The ITF Seafarers’ Trust Port-Based Welfare Services Survey 2016 Summary Report presents the findings of a research project conducted by the Seafarers’ Trust between July 2015 and February 2016.
The Summary Report, which you can access below, summarises the key findings of the 2016 survey. Objectives of the survey included:
- To document the frequency of use of services by seafarers
- To measure trends between the 1996, 2006 and 2016 survey results
- To understand the importance, priorities, and concerns of seafarers as to the provision of port-based welfare services
- To understand any associations between respondents’ age, rank and type of ship
A total of 957 seafarers took part in the survey and subsequent analysis of respondents’ answers to questions has allowed us to draw some key conclusions:
- Access to internet – 90% of respondents regard internet access to be the most important port-based welfare service. Whilst access to on board internet has improved over the last 10 years, 74% of respondents report that access is either limited or that it is not available at all.
- Access to shore leave – On board work commitments, limited expenditure to go ashore and fast turnaround times continue to prevent seafarers accessing their shore leave provision. Indeed, 64% report either no access or one instance of shore leave in the last 4 weeks.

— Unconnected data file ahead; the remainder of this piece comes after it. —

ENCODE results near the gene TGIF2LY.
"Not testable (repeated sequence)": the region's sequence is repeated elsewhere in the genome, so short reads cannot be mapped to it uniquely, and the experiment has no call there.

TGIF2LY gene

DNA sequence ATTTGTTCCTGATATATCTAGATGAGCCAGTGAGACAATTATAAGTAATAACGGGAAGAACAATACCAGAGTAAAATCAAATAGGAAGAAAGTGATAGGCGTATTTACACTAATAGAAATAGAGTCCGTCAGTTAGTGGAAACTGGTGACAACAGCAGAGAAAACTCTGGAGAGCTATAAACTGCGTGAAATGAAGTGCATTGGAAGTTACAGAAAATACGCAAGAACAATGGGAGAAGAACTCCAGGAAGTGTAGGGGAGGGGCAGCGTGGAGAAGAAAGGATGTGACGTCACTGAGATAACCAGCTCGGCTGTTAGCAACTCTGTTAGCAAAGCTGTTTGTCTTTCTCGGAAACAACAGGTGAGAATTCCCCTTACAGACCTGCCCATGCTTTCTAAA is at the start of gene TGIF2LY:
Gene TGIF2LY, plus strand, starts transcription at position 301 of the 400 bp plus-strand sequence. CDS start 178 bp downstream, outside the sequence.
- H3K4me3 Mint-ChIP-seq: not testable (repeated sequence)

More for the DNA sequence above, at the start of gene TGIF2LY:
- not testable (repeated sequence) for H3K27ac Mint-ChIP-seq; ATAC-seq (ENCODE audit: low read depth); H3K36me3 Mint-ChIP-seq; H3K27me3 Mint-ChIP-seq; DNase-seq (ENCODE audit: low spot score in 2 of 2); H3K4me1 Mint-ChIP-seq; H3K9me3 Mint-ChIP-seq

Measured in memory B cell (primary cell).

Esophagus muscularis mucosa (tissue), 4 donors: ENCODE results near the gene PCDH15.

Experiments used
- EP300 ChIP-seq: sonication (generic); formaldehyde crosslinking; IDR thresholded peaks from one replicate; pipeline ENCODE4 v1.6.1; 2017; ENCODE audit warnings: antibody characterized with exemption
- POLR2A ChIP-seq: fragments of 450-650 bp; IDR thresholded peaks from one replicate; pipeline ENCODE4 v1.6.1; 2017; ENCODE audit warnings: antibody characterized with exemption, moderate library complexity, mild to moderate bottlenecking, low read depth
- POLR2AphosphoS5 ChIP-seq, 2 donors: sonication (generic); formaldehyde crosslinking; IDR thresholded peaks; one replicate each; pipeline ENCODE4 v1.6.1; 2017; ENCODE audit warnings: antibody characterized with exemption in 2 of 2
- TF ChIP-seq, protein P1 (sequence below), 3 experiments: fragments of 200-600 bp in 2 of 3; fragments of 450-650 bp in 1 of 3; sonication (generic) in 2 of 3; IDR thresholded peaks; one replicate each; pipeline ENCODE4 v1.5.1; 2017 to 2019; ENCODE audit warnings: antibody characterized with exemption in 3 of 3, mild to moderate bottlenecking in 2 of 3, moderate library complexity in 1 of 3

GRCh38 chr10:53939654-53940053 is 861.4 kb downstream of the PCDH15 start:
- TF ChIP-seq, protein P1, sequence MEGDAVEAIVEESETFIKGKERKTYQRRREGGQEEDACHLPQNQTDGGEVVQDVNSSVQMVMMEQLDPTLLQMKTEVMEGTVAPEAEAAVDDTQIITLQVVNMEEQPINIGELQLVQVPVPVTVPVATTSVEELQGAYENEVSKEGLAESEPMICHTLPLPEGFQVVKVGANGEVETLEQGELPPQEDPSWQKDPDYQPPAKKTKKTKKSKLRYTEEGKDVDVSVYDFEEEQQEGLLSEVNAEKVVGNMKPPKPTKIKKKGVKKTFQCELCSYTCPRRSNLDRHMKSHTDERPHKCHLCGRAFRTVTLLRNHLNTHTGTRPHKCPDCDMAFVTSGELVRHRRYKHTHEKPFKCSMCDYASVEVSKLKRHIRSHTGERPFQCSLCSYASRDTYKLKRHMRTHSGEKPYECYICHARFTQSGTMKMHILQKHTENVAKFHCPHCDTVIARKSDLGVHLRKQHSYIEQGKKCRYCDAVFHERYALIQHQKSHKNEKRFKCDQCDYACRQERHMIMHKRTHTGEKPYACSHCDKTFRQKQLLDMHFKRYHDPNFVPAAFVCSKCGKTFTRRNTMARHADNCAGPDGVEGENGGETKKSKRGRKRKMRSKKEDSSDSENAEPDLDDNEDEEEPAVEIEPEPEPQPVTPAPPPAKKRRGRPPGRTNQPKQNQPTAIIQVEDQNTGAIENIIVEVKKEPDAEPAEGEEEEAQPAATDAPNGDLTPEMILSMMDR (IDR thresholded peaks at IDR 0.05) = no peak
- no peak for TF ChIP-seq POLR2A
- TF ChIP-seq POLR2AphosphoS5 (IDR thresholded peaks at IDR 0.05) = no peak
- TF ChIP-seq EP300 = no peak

- Welfare workers and Seamen’s Clubs – A majority of 67% consider visits by welfare workers to be important. An additional 53% would prefer to visit a Seamen’s Club as opposed to a cafe, bar or shopping mall in order to access free Wi-Fi. However, the survey does reveal instances of seafarers not knowing the name of the organisation the welfare worker represents. 40% report not seeing a welfare worker at all during their current contract.
We wish to thank all the seafarers who responded to our questionnaires, to the ITF and its affiliates, Crewtoo, InterManager, ISWAN, the International Chamber of Shipping and Anglo Eastern for assisting in the dissemination of the survey.
Click here to read the report